Thies’ co-pilot, Ensign Robert Larson, later recalled, “We were surprised by the details of the plane. It was well built, with simple and unique features. Inspection plates could be opened by pressing a black dot with a finger. A latch would open and the plate could be removed. The wingtips folded by unlocking them and pushing them in by hand. He also noted, “The pilot had a parachute and a life raft, somewhat discrediting the then-common theory that Japanese pilots were not interested in survival.”

Any Alaskan who has just attempted to cross the muskeg on foot will understand the plight of the rescue teams, who had to pull out a fighter jet partially buried in knee-deep mud and transport it to the coast of the island to retrieve it. . It took three separate rescue attempts before the Zero could be brought back to Dutch Harbor.

From there, the Akutan Zero was shipped to San Diego, where it was quickly repaired. By September 20, it was airworthy again, after a month in an Aleutian bog and three and a half months after being shot down. That day, Lieutenant Commander Eddie Sanders conducted the first test flight. Its subsequent report stated, “The very first flight revealed weaknesses in the Zero that our pilots could exploit with appropriate tactics.” Essentially, although fast and nimble, the Zero lost much of its maneuverability at speeds over 200 knots. Additionally, the fighter rolled more easily to the left than to the right, and the engine was susceptible to stalling under negative acceleration. When combined, these flaws suggested a simple tactical remedy.

As Sanders noted, “We now had the answer for our pilots who were outmaneuvered and unable to escape a pursuing Zero: dive vertically, using negative throttle if possible to open up range while the engine of the Zero was stopped by acceleration.. At around 200 knots, roll hard just before the Zero pilot could line up his sights.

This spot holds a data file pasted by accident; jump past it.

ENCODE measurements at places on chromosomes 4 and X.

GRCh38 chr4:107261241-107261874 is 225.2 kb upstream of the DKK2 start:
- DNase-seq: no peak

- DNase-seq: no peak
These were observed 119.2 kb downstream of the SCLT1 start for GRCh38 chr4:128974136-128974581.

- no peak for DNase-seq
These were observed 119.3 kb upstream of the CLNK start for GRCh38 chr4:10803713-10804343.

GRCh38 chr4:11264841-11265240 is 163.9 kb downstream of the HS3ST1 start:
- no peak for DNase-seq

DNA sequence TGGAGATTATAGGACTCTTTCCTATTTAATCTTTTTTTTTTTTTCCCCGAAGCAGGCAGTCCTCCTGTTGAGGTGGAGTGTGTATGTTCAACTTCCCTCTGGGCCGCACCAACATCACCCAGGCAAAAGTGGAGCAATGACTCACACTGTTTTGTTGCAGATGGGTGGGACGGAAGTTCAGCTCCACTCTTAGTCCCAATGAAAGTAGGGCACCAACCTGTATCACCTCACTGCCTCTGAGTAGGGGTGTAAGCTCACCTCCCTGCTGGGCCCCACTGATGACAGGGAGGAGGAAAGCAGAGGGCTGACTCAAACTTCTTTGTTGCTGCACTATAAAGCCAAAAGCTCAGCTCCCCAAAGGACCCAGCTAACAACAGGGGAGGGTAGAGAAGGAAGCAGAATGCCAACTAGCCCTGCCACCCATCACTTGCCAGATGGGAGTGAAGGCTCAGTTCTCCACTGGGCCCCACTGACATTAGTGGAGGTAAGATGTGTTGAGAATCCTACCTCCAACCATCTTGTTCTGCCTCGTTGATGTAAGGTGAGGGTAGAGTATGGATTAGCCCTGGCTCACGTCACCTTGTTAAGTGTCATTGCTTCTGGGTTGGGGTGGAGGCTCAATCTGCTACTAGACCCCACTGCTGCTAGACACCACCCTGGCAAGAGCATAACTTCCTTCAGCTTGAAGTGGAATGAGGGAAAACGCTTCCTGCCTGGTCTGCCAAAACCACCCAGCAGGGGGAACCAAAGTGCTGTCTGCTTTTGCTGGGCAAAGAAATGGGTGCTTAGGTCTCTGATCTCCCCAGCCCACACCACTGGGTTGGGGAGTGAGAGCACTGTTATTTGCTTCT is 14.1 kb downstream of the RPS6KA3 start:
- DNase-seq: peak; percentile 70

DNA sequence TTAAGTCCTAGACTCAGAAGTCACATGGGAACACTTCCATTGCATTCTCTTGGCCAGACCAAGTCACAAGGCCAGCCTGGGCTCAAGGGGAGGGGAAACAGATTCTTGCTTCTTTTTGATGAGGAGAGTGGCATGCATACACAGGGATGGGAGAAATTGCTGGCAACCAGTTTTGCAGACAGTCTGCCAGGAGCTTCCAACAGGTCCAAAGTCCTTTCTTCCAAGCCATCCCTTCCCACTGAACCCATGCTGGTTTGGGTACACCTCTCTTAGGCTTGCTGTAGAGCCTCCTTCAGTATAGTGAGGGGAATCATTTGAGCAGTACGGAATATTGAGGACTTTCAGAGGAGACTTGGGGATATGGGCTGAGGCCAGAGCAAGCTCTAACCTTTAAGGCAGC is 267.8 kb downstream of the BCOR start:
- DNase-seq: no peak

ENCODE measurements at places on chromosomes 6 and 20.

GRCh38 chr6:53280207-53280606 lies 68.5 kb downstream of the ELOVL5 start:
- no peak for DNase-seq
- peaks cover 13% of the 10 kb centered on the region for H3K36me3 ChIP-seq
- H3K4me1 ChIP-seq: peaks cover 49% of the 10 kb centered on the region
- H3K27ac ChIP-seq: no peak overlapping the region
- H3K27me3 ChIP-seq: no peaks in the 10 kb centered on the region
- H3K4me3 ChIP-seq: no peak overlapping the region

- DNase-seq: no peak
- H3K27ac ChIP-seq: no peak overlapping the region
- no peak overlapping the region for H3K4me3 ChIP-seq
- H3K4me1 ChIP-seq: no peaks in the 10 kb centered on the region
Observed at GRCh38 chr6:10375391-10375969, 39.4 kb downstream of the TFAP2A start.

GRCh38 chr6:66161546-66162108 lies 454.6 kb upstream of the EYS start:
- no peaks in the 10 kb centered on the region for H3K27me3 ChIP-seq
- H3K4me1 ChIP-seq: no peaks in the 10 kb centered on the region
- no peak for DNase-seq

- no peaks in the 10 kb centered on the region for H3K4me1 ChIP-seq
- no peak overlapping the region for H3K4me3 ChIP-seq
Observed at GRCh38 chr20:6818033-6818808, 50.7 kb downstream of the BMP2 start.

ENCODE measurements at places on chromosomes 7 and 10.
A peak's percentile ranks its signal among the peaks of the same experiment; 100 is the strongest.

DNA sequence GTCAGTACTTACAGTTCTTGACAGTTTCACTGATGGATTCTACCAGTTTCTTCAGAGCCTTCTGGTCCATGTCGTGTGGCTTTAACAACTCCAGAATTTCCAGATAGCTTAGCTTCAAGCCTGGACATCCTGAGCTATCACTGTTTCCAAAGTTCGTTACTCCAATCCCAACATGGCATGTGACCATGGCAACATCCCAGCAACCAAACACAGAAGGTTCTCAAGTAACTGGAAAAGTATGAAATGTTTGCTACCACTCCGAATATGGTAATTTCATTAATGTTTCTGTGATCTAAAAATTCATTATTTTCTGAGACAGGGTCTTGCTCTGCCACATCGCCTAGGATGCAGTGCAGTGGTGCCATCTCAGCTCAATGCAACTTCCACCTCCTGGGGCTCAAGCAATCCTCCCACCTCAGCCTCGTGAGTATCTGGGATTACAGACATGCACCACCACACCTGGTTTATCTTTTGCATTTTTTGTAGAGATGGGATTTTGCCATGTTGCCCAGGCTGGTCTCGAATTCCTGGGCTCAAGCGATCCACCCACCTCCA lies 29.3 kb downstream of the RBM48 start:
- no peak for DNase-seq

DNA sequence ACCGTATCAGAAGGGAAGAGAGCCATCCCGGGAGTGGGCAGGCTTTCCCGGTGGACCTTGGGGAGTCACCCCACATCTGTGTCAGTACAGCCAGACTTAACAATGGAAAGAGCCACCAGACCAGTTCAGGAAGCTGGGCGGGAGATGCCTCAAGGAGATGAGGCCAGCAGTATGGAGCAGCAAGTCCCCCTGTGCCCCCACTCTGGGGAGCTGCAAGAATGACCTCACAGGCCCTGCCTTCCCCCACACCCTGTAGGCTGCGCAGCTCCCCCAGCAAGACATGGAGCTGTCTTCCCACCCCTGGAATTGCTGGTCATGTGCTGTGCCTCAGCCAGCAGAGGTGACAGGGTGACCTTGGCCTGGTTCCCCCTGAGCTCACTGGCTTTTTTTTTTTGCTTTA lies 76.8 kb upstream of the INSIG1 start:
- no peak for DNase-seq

These tactical innovations accentuated the other flaws of the Zero, namely the lack of armor that made it so fast and agile in the first place. The discoveries made by Sanders and others were quickly relayed to pilots at the front, where they had an immediate impact. Navy pilot Lt. Col. Kenneth Walsh, credited with 21 enemy aircraft destroyed in World War II, survived and won his first kill thanks to this intelligence. Said Walsh, “Knowing what to do with a Zero on my tail—information from Koga’s Zero—saved my life many times.”

Hunting ace William Leonard claimed, “The captured Zero was a treasure. To my knowledge, no other captured machine has ever revealed so many secrets at a time when the need was so great. Japanese military historian Masatake Okumiya wrote that the Akutan Zero revelations were as disastrous for the Japanese military as the loss of the Battle of Midway.

By the end of the war, the Zero’s reputation had plummeted. Attrition from the Japanese fighter ranks had retired many of their pilots. And intelligence gained from captured Zeros combined with American and British technological improvements subverted air superiority to such a degree that some military historians have questioned the Zero’s virtues at all times. Likewise, some historians and military minds disagree on the extent of the Akutan Zero’s significance. Yet there is no doubt that his discovery was an intelligence stunt with immeasurable impact.

The Akutan Zero arrived at the end of the war. A runway accident in February 1945 left the fighter in pieces. But pieces of the wreckage survive in several museums, including the Alaska Aviation Heritage Museum in Anchorage. As for Koga, Thies’ party initially buried him on the island of Akutan. His body was exhumed in 1947 and reburied on Adak Island. His body was almost certainly exhumed again in 1953 and returned to Japan, where he was probably cremated.

If you want to learn more about the Akutan Zero – including the Zeros in general or Tadayoshi Koga in particular – I highly recommend Jim Rearden’s 1995 book Koga’s Zero: The Fighter That Changed World War II. It is affordable and widely available.

Key Sources:

Dorr, Robert F. “Crash Recovery Helps Navy ‘Zero’ in Air Supremacy.” Navy Times, October 4, 2004, p. 43.

Dorr, Robert F. and Fred L. Borch. “WWII veteran says he shot down ‘Akutan Zero.'” Army Times, December 18, 2006, p. 43.

Reeden, Jim. Koga’s Zero: The Fighter Who Changed World War II. Missoula, MT: Pictorial Histories Publishing Company, Inc., 1995.

Smith, Peter C. Mitsuboshi Zero: Japan’s Legendary Fighter. Barnsley, UK: Pen & Sword Books Ltd., 2014.